Automatically identifying scene boundaries in movies and TV shows
Prime Video beats previous state of the art on the MovieNet dataset by 13% with a new model that is 90% smaller and 84% faster.
Scene boundary detection is the problem of localizing where scenes in a video begin and end. It’s an important step towards semantic understanding of video, with applications in scene classification, video retrieval and search, and video summarization, among other things.
In a paper we presented at this year’s Conference on Computer Vision and Pattern Recognition (CVPR), we described ShotCoL, a new self-supervised algorithm for scene boundary detection.
In terms of average precision, ShotCoL improves upon the previous state of the art in scene boundary detection on the MovieNet dataset by 13% while remaining data efficient and lightweight. It is 90% smaller and 84% faster than previous models and requires 75% less labeled data to match the previous state-of-the-art performance.
These improvements come largely from self-supervised learning, a learning method that can make use of large amounts of unlabeled data. In particular, we used contrastive learning, in which a model learns to distinguish similar and dissimilar examples via a pretext (or surrogate) task, which is related to the task at hand but not identical to it.
A scene in a film or TV show is a series of shots depicting a semantically cohesive part of a story, while a shot is a series of frames captured by the same camera over an uninterrupted period of time. Accurate scene boundary detection is challenging for existing models, while accurate shot detection is not. Thus, in our work, we formulate the problem of scene boundary detection as a binary classification task: every shot boundary is either a scene boundary as well, or it isn’t.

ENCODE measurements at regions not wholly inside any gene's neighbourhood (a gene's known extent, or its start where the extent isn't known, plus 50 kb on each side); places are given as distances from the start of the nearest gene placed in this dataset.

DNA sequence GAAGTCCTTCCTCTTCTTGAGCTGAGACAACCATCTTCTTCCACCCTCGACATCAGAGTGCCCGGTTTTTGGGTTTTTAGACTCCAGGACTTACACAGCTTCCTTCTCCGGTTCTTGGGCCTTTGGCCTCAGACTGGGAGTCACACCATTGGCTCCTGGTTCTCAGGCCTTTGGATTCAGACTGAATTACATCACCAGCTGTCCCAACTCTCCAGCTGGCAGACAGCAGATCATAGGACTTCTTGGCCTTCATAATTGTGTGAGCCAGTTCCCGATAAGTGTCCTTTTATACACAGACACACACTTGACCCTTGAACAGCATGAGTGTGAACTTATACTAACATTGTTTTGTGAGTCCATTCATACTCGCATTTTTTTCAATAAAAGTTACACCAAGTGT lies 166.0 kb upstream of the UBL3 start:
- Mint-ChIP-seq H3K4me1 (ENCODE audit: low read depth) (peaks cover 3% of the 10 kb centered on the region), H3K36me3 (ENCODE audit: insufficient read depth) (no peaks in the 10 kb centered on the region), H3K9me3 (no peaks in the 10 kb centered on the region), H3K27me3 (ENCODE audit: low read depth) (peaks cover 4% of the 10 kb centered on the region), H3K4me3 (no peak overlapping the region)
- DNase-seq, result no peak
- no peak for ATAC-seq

In the past, researchers using contrastive learning for image classification have generated examples of similar images through image augmentation: the query image might be flipped, for instance, and its color scheme altered to produce a positive key. ShotCoL, by contrast, leverages temporal relationships as well as visual similarity when finding positive examples.
In particular, for a given query shot, our pretext task defines the corresponding positive key as the most similar shot — measured by cosine similarity in the feature space — within a local neighborhood of shots. Over the course of training, our model learns an embedding that tends to group query shots and their corresponding positive key shots together, while separating dissimilar shots.
In our experiments, using nearest neighbors as positive keys proved more successful than other ways of choosing key shots, such as selecting the shot that immediately precedes or follows the query. Successive shots in a single scene can vary so greatly that the model can’t learn relationships that will allow it to generalize well to new inputs.
The goal of self-supervised learning is to learn an embedding that can be useful for downstream tasks — in our case, scene boundary detection. Once we’ve used self-supervised learning to train the embedding network, we freeze its weights and use the encoder to produce embeddings for a sequence of shots. In a supervised fashion, the embeddings are then used to train a classification model that outputs a binary decision about whether the middle shot in a sequence of shots is the end of a scene.
As mentioned above, ShotCoL improves the state-of-the-art average precision on the MovieNet dataset by more than 13% while remaining lightweight and data efficient. For more results, please see our full paper.
We believe that the insights provided by our work will lead to further advances in long-form-video-representation learning and benefit other tasks that require higher-level understanding of content, such as action localization, movie question answering, and search and retrieval. Moving forward, we will continue to strive to create the best viewing experience possible for Prime Video customers and push the envelope of research in multimodal video understanding.